Unilateral Frontal and Ethmoidal Mucoceles of the Paranasal Sinuses in a Seventy-Four-Year-Old Man


avatar Hadi Sharouny 1 , * , avatar Prepageran Narayanan 2

Department of Otorhinolaryngology Head and Neck Surgery, Faculty of Medicine, Shiraz University of Medical Sciences, Shiraz, IR Iran
Department of Otorhionlaryngology Head and Neck Surgery, Faculty of Medicine, University of Malaya, Kuala Lumpur, Malaysia

how to cite: Sharouny H, Narayanan P. Unilateral Frontal and Ethmoidal Mucoceles of the Paranasal Sinuses in a Seventy-Four-Year-Old Man. Thrita. 2015;4(2):e27395. doi: 10.5812/thrita.4(2)2015.27395.



Mucoceles of the paranasal sinuses are relatively rare. A very busy otolaryngology department does not have more than a few cases each year. Bilateral, multiple, and multiloculated cases are extremely unusual.

Case Presentation:

We report a 74-year-old man with two separate mucoceles in left ethmoid and frontal sinuses with pansinusitis. After marsupialization of mucoceles and functional endoscopic sinus surgery, the symptoms of the patient relieved.


Surgeons should consider the possibility of existence of other mucoceles when they find a large downstream sinus mucocele obstructing the ostia of upstream sinuses on computed tomography scans.

1. Introduction

A mucocele is an epithelial-lined mucus-containing sac completely filling the sinus and capable of expansion (1). The large majority of mucoceles are located in the frontal sinus (60%) followed by the ethmoid sinus (30%) and maxillary sinus (10%). They are rarely seen in the sphenoid sinus (2). A clear majority of mucoceles of paranasal sinuses are solitary. An endoscopic approach is ideal in those mucoceles, which can be accessed and widely marsupialized (3). We report a case with unilateral ethmoid and frontal mucoceles, which were marsupialized endoscopically. The aim of this case report was to show that surgeons should think of possible upstream sinus mucoceles when they find a large downstream sinus mucocele obstructing the ostia of upstream sinuses on computed tomography (CT) scans.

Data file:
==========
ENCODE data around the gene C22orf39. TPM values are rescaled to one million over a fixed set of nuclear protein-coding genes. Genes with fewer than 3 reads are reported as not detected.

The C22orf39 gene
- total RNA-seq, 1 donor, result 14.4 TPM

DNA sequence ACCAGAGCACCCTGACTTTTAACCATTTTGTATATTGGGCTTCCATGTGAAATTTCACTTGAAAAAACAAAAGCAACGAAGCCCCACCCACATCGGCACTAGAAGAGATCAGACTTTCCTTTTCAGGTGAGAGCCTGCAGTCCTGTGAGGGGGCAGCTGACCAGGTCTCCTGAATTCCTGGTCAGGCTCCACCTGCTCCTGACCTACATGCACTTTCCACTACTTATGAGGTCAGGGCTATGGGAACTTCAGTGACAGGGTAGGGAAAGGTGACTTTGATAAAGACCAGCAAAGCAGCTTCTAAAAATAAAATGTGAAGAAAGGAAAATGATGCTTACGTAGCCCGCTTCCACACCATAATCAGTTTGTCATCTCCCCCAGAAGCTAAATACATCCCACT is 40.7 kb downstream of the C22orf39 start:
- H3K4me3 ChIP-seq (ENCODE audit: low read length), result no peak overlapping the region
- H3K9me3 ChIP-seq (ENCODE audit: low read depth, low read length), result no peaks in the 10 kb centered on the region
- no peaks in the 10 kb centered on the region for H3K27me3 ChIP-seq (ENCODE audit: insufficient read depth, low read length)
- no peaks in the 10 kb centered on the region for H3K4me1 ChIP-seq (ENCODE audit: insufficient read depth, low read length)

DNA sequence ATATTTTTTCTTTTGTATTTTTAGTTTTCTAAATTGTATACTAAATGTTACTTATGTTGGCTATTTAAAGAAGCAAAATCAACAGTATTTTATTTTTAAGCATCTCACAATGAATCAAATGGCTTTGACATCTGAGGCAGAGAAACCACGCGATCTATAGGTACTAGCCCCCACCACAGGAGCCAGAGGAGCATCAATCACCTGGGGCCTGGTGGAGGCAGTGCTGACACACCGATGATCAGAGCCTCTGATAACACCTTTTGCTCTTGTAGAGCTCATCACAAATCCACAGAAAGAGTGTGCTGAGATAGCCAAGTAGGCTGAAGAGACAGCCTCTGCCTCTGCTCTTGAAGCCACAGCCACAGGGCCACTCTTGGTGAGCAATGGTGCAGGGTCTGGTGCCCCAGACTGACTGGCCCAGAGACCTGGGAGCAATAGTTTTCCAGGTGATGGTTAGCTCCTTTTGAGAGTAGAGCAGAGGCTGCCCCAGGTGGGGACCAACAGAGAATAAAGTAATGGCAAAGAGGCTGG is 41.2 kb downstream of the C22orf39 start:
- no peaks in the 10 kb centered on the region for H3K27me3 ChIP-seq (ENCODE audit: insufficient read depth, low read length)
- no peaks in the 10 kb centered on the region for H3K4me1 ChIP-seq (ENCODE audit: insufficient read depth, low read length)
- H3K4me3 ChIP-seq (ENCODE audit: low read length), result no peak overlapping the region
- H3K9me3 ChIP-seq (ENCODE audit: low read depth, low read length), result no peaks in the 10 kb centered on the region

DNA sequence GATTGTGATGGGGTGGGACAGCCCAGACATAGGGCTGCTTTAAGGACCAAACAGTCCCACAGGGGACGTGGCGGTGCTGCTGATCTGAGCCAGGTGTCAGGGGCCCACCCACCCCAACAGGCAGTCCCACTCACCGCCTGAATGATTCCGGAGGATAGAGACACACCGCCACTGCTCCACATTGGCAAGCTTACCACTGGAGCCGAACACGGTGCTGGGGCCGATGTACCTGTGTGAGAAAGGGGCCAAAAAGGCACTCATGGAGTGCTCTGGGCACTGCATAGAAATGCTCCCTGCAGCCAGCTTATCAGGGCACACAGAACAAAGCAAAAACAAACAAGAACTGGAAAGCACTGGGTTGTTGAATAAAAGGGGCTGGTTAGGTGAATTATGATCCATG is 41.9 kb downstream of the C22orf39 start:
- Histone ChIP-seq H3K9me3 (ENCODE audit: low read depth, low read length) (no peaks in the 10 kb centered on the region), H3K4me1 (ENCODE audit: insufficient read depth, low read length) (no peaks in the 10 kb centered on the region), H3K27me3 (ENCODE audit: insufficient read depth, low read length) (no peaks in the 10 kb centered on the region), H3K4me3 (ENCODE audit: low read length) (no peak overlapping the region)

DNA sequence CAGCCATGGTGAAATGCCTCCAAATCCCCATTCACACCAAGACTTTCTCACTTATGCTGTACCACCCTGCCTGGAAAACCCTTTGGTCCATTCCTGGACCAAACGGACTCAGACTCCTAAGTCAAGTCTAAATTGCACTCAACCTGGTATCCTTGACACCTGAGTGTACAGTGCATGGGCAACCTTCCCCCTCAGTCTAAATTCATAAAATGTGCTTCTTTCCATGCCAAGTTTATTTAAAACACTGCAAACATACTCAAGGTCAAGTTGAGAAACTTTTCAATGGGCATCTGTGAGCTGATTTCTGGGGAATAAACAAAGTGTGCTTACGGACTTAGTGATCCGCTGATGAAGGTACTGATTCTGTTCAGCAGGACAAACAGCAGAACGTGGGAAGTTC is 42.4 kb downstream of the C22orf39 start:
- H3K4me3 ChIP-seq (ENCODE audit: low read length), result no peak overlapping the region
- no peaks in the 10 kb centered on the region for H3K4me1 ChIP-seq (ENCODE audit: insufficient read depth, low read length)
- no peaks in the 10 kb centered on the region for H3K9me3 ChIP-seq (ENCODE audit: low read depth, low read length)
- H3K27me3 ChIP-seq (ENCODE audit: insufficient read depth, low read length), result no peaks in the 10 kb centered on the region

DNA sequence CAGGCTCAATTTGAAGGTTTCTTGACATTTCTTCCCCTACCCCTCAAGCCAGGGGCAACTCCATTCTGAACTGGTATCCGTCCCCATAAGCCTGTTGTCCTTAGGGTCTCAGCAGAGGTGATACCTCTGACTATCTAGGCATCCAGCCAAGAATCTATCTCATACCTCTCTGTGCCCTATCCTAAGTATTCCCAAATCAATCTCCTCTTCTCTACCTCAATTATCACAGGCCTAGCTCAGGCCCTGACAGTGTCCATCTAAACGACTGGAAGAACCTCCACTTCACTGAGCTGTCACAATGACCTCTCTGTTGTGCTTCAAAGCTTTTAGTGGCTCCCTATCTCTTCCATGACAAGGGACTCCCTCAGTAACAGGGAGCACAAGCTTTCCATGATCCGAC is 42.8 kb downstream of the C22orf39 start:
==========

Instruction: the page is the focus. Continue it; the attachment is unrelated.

2. Case Presentation

A 74-year-old man presented with complaint of bilateral nasal obstruction for about six months, which was more severe on the right side. He had anosmia, too. He did not have any history of previous trauma. He did not have any other symptom or sign such as runny nose, sneezing, epistaxis, facial swelling, loss of appetite or weight, diplopia, or decrease in visual acuity. On examination, anterior rhinoscopy and nasal endoscopy showed bilateral inferior turbinate hypertrophy. There was no other significant finding. On ophthalmologic examination, there was no restriction in extraocular muscles and pupils were reactive to light. The CT scan of paranasal sinuses showed a large left-sided homogenous mass obstructing the left frontal sinus drainage pathway. Another homogenous mass was noted in left frontal sinus with opacity of right paranasal sinuses (Figure 1). Based on clinical findings and imaging, the most likely diagnosis was two separate ethmoid and frontal mucoceles with pansinusitis. Mucoceles were identified and marsupialized endoscopically. Thick yellow fluid was drained from ethmoid and frontal sinuses and the diagnosis of mucocele was confirmed intraoperatively. The patient had an uneventful operation and was discharged from the hospital on the following day. On follow-up visits at clinic, nasal endoscopy showed open sinus cavity with healthy epithelialization without any sign of recurrence.

A, coronal plane of computed tomographic scan showing a large homogenous density in left ethmoid sinus, destruction of medial wall of left maxillary sinus, and opacity of right ethmoid sinuses; B, Axial plane of computed tomographic scan showing another homogenous density in left frontal sinus, which eroded the posterior wall of frontal sinus.